Chandra Hoffman. I was all set to say this was an awesome book, but then I got to the last 20 pages. The way the author chose to end it threw me for a little loop. The topic was certainly interesting -- infertility, adoption and what makes a family.
Chloe Pinter is a hardworking caseworker. She has the tough task of managing birth parents and adoptive families. It's something I don't think I could ever do. How do you convince someone to give up their child without coming off as insensitive? How do you reassure the adoptive families that everything will work out? To me she's a psychiatrist without the large salary. Chloe is in a relationship, but isn't sure of where it's going. And now Chloe has work her cut out for her with her latest case.
Francie and John McAdoo have been through it all, fertility treatments and a long drawn out adoption process. Their friends, Paul and Eva Nova know how they feel. The Novas were all set to adopt before the birth mother changed her mind. But with Eva ready to give birth, the Novas have a sense of security that the McAdoos don't. This baby is theirs, no one can take him away. The Novas know their is light at the end of the tunnel. But a case of mistaken identity nearly ends in disaster for them.
Francie came off as a little wackadoo!! She wants a family more than her husband. John is older and has had children, another child isn't a priority. Francie isn't missing the signs, she just doesn't want everyone else to notice -- especially Chloe. Francie has also built an entire world for herself on the adoption message boards. She's like the Queen Bee.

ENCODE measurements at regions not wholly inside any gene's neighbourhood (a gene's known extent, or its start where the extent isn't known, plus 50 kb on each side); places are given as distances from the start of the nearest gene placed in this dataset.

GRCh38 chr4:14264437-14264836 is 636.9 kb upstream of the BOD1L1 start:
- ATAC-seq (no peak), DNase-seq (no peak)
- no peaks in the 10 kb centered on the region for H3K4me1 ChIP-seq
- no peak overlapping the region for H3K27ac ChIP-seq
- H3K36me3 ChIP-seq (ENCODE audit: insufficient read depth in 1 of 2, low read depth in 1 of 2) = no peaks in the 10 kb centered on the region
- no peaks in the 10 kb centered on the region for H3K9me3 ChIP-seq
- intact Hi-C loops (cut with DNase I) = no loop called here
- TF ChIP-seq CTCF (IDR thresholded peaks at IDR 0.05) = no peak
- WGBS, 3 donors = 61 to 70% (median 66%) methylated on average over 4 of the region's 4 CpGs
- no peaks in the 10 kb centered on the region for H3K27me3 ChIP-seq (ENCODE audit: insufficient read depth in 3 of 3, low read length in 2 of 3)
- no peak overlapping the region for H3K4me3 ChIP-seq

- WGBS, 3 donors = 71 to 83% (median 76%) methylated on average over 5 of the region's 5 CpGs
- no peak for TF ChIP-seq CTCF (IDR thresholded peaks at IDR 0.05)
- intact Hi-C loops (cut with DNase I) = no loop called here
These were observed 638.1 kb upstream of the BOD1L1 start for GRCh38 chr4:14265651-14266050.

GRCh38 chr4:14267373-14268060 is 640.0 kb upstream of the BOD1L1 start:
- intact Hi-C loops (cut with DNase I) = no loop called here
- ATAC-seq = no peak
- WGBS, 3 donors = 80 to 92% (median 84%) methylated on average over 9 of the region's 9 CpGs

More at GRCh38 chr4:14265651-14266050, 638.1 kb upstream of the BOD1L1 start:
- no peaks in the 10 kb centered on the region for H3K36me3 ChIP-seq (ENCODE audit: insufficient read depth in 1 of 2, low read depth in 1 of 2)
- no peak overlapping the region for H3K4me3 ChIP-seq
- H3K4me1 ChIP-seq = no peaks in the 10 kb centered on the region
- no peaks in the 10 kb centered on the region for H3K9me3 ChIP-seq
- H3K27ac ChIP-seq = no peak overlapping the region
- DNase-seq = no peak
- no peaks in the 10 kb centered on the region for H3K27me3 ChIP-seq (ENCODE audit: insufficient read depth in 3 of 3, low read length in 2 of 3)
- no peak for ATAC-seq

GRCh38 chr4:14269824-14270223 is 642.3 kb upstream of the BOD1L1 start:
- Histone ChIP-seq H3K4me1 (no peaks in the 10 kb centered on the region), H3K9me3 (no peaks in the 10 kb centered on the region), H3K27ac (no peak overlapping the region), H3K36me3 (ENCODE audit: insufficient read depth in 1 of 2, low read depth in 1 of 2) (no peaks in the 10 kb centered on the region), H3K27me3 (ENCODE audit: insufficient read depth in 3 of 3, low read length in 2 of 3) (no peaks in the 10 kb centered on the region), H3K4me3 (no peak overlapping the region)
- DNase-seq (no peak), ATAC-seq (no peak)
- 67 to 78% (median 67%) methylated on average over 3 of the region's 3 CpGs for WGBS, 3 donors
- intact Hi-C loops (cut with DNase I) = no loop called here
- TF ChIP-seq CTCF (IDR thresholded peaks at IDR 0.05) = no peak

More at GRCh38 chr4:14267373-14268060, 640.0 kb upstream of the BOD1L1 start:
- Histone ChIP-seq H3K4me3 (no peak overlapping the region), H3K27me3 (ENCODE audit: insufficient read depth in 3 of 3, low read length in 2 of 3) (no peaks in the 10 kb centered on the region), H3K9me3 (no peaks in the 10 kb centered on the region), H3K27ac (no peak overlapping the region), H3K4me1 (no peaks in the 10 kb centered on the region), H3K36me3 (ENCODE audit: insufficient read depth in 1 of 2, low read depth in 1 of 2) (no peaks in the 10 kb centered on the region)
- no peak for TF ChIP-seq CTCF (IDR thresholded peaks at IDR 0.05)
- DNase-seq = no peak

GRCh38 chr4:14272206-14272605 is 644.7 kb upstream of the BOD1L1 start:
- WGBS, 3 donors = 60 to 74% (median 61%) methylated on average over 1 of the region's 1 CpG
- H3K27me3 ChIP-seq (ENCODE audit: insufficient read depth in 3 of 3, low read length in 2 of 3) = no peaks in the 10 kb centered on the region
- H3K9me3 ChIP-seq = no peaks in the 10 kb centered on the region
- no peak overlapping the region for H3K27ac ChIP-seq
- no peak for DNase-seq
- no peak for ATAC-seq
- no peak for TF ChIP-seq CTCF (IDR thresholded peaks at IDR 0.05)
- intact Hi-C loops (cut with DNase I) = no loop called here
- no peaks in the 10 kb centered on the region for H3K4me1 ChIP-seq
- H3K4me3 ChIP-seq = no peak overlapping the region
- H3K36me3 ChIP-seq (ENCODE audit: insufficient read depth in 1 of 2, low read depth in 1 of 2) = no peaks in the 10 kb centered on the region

Penny and Jason have chosen the McAdoos for their son, but their reasoning isn't without ulterior motives. The give the baby up, but feel their has to be something more in it for them. What about money? Who is going to pull them out of poverty? Jason is an ex-con, how can he get a job? They deserve a better apartment too. In their world, the McAdoos and Chloe owe everything to Penny and Jason. The McAdoos represent everything that Penny and Jason are not. The McAdoos are intelligent, they have money, a house and a car. While Jason and Penny are left to their own demons.
This one is definitely a page-turner. If you're a new parent or you're thinking of adoption, you might want to skip this one. This book will pull at your heartstrings. It's not all sunshine and roses on both sides of the coin. Eva and Paul finally have the baby that they want, but is this what they truly want? You can get wrapped up in the dream and forget about the all the hard work that comes with it. Paul is overtaxed at home and work. He looks for an escape in the wrong direction. Eva is so tired she starts to forget things. The McAdoos have the baby, but not the sense of family that Francie was searching for. At first Penny seems like a grieving mother, but she turns evil very quickly. Jason could care less one way or the other as long as he gets some money out of the situation.
Hoffman knocks it out of the park on the high and lows of the birth/adoption process. Now, towards the end is where she lost me a little bit. Each chapter is told from the point of view of the main characters, a style that I like. But the resolution to the story is told from an anonymous character, which left me a little confused. Why take this way out? I have an idea who the character is, but perhaps I'm wrong. You have to read it to know what I'm talking about. But as a debut novel, this one is worth checking out.
Rating: Give it a try
Note: I received a copy of the book from the publisher (HarperCollins) as part of a tour with TLC Book Tours
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